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Elsewhere in the Everglades’ water, certain types of fish can pose a threat to humans. Indeed, although barracudas very rarely attack people, they can sometimes be attracted by anything particularly eye-catching — such as jewelry — that swimmers may be wearing. This can occasionally provoke the fish into assuming that there is prey – like the silvery fish they feed upon – in the water. Marlins, meanwhile, are more of a danger to fishermen in the area.
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Some underwater attacks may come completely by surprise, too. For instance, while the needlefish may seem relatively unassuming – typically coming in at around a foot in length and less than a pound in weight – its razor-sharp mouth is nevertheless a hazard. And although this creature is not known as a human predator, it’s still capable of causing damage.
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Needlefish usually travel close to the surface of bodies of water near the coast where it’s warm. However, if they’re fleeing predators or chasing their prey, they may “take flight” for brief periods and rise to the top. Anything that gets in the needlefish’s way, then, may just feel how sharp its mouth is.
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Then there’s the box jellyfish, as the ocean’s most venomous inhabitant is also known to reside in the Everglades’ channels. There are between 20 and 30 varieties of this creature, which can measure anything from under an inch to ten feet. Regardless of the box jellyfish’s size, though, it should definitely be avoided, as victims can die after experiencing the pain of its sting alone.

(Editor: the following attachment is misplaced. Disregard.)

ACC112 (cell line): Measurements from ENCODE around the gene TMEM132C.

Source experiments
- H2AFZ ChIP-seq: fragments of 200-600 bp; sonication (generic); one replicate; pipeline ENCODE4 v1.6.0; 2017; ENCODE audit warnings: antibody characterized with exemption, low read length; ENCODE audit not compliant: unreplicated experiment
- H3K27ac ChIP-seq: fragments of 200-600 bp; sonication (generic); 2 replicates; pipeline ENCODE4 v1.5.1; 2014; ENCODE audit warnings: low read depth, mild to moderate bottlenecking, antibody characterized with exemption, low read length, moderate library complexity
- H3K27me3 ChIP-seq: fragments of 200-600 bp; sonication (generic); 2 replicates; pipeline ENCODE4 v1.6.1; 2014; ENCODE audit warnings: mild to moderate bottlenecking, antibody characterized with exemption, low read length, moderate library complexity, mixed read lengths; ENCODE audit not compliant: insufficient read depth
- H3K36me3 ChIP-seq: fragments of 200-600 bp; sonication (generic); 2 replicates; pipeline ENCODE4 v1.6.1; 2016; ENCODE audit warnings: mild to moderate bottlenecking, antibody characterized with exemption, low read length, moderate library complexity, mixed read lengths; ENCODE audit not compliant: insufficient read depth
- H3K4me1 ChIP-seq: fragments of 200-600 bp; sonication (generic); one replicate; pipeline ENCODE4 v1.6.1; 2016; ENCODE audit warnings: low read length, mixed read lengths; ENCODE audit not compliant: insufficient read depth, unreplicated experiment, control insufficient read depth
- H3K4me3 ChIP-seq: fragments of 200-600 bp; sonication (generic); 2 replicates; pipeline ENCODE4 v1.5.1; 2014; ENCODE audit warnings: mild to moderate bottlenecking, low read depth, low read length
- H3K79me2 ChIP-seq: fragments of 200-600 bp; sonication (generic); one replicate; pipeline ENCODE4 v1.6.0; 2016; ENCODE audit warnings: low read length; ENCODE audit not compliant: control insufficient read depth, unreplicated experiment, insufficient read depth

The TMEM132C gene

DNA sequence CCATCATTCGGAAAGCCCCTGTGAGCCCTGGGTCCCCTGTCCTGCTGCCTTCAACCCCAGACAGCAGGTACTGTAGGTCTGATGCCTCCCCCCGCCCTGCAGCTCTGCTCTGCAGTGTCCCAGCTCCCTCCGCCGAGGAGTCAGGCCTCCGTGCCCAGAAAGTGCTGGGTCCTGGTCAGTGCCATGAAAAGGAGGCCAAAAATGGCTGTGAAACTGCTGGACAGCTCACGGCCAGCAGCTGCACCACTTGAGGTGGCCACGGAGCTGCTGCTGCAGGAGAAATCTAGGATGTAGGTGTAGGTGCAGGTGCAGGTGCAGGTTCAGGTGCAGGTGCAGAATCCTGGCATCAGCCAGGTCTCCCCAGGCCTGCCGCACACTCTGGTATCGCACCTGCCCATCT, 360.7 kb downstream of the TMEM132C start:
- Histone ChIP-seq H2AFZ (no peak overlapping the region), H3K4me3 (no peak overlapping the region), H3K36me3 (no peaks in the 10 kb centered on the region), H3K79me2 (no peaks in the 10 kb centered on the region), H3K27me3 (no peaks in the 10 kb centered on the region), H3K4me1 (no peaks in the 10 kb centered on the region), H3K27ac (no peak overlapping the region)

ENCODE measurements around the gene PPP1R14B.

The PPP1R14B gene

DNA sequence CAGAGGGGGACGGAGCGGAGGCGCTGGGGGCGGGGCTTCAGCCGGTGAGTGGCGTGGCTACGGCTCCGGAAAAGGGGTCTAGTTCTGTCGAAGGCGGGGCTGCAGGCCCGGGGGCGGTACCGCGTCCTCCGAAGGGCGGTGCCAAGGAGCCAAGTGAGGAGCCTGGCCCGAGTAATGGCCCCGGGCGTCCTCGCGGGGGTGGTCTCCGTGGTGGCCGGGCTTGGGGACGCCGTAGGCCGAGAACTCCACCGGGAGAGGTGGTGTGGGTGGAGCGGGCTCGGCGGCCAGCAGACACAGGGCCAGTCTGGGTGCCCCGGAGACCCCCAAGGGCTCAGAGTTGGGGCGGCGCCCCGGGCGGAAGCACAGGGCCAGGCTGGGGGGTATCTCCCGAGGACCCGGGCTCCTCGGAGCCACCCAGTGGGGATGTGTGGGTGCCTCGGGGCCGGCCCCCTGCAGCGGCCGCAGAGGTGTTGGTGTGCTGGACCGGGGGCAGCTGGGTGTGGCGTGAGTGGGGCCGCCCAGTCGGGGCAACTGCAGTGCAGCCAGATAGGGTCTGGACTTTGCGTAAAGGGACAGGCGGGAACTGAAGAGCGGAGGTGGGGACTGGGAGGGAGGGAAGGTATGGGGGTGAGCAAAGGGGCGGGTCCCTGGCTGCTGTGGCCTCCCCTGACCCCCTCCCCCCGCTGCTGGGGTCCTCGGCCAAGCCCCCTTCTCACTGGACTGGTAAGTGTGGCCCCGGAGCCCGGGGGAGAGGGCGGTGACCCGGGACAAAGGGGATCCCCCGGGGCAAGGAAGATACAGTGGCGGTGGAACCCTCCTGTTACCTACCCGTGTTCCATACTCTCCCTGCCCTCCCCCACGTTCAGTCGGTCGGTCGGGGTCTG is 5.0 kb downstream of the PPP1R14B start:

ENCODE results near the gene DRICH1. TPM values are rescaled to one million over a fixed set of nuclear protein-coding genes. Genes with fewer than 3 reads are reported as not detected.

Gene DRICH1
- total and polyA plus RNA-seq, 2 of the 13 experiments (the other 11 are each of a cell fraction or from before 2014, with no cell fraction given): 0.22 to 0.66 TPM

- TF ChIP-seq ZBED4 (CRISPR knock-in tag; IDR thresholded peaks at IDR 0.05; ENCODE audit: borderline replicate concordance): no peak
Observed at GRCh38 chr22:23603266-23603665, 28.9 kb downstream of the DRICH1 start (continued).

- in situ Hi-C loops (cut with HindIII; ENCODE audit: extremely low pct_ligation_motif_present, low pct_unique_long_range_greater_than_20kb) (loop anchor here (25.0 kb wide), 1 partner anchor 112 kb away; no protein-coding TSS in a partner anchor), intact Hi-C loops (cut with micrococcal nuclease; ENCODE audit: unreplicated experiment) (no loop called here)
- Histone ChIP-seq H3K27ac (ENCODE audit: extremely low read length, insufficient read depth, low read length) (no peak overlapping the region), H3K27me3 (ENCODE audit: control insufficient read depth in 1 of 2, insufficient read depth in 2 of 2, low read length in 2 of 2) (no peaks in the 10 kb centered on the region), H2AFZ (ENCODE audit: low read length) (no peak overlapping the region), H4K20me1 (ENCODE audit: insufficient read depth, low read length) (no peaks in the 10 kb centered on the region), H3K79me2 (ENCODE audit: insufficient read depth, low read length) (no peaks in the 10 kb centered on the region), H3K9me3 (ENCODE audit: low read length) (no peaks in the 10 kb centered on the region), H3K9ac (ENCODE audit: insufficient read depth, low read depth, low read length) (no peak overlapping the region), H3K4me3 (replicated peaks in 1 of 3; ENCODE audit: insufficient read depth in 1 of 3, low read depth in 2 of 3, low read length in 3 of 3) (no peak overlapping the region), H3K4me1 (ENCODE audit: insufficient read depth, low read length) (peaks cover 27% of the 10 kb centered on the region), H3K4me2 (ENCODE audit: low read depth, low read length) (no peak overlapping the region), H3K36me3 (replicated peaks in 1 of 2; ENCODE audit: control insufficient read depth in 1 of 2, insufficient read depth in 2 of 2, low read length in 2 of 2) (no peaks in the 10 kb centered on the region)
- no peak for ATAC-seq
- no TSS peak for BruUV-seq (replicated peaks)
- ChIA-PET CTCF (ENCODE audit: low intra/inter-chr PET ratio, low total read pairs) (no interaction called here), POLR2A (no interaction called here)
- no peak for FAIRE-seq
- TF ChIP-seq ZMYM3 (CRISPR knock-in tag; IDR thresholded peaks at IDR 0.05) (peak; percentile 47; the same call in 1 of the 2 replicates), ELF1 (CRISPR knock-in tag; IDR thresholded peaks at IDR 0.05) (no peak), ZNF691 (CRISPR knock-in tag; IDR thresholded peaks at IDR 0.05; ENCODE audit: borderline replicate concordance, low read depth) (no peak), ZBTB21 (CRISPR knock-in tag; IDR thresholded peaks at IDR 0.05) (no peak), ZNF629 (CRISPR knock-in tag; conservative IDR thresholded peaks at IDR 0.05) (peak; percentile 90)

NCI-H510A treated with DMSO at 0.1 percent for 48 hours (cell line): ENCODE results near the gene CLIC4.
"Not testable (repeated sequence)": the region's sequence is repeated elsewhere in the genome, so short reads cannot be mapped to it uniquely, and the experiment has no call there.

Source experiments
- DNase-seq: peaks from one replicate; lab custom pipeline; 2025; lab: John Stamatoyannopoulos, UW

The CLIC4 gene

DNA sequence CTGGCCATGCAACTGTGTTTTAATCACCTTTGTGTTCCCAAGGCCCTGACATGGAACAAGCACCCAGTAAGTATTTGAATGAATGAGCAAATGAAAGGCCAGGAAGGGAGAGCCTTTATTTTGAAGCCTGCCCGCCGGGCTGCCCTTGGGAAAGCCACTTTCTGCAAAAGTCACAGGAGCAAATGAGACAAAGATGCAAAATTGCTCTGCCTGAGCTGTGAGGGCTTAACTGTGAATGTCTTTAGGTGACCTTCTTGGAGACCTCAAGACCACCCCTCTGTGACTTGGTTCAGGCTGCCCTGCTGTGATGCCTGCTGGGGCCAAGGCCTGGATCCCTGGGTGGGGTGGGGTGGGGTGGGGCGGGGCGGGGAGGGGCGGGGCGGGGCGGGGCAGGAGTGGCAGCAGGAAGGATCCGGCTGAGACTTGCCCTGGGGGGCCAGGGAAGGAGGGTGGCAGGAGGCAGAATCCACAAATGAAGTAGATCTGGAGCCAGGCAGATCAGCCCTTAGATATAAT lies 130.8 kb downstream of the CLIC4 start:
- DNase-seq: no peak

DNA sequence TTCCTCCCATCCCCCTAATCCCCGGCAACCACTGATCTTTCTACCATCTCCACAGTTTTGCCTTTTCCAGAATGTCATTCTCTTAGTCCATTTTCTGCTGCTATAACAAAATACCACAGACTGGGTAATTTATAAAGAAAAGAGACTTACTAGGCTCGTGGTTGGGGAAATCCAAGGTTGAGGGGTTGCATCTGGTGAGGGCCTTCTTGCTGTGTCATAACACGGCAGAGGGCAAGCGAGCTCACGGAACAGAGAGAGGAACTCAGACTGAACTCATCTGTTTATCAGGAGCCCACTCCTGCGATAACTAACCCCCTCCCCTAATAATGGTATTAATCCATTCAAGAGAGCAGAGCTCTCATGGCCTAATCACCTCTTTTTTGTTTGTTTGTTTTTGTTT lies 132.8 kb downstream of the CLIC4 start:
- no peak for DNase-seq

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Image: U.S. Department of Agriculture/Larry Rana
And perhaps the most famous Everglades predator is the alligator. The reptile can easily be confused with the crocodile, of course, although there is an easy way to tell them apart. Simply put, an alligator has a round, broad nose; the same feature on a crocodile, however, comes to a point. In addition, alligators are largely more common across the whole of Florida, while crocodiles live only in the most southerly regions of the state.
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Crocodiles can be just as vicious as alligators, too, although the American variety is less aggressive than many of its counterparts from around the world. And while alligators tend to strike only when they feel threatened, they should nevertheless be avoided as well.
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Yet Bergeron faced none of these animals beneath the Florida house; in fact, the creature he discovered in the basement was itself a threat to much of the Everglades’ native wildlife. It was a breed of snake called a Burmese python — and one of its kind had once been reported to have swallowed an alligator whole.
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At 165 pounds and around 16 feet long, the python was the second largest that Bergeron had ever seen. In fact, from nose to tail, the snake was merely a foot away from being the longest ever measured in the state. Perhaps most terrifyingly of all, though, the female predator was protecting a nest of at least 50 eggs.